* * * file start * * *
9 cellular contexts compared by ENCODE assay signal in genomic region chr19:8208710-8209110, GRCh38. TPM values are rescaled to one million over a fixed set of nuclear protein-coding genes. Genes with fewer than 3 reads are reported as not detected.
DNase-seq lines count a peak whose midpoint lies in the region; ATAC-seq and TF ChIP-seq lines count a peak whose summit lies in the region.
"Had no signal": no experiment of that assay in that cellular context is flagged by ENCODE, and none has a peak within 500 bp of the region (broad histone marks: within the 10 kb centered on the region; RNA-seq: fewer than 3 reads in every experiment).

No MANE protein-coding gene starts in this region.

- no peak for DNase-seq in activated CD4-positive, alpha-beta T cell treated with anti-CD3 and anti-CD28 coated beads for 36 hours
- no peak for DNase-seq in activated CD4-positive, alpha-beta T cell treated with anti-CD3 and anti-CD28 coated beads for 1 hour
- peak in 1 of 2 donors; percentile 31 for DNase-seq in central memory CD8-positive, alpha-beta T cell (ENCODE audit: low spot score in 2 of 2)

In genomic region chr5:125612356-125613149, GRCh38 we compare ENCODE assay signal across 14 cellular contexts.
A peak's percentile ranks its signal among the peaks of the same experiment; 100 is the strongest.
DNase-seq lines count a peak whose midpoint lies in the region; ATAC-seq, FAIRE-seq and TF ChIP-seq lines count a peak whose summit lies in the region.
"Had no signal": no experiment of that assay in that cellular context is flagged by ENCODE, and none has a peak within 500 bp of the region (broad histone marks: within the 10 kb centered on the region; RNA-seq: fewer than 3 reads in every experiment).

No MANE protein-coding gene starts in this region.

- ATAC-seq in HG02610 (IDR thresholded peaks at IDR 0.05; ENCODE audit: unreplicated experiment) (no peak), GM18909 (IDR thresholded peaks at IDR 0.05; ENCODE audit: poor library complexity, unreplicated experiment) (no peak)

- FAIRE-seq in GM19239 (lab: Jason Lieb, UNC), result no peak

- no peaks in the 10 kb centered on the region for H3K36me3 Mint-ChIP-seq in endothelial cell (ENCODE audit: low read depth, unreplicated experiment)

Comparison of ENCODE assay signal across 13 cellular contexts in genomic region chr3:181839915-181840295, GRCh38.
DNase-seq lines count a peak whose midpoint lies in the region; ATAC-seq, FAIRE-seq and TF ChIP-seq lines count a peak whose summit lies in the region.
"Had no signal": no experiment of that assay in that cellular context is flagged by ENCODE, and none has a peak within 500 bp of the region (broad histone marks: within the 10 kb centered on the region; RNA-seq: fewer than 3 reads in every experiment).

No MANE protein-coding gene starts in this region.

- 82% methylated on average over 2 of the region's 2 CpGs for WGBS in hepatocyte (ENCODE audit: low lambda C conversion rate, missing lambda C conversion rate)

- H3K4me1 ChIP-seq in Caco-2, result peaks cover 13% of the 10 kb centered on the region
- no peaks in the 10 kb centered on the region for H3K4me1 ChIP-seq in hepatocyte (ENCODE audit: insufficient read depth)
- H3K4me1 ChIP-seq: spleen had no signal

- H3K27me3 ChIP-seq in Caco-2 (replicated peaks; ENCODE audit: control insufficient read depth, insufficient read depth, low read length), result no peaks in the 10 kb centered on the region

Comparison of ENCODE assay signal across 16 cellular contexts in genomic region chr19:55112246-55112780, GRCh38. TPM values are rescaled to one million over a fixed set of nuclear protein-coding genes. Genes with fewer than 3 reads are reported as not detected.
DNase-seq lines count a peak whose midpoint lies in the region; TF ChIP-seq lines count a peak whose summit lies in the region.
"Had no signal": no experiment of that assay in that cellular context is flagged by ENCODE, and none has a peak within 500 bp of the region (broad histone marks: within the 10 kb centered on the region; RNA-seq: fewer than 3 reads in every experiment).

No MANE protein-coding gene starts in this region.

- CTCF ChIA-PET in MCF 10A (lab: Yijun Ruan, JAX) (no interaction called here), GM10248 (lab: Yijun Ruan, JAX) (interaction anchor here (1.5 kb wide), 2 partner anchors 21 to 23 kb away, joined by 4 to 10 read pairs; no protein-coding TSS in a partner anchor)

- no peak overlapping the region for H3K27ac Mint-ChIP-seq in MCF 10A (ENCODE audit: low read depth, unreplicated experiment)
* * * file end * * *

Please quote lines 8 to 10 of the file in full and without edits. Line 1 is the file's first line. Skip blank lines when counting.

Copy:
In genomic region chr5:125612356-125613149, GRCh38 we compare ENCODE assay signal across 14 cellular contexts.
A peak's percentile ranks its signal among the peaks of the same experiment; 100 is the strongest.
DNase-seq lines count a peak whose midpoint lies in the region; ATAC-seq, FAIRE-seq and TF ChIP-seq lines count a peak whose summit lies in the region.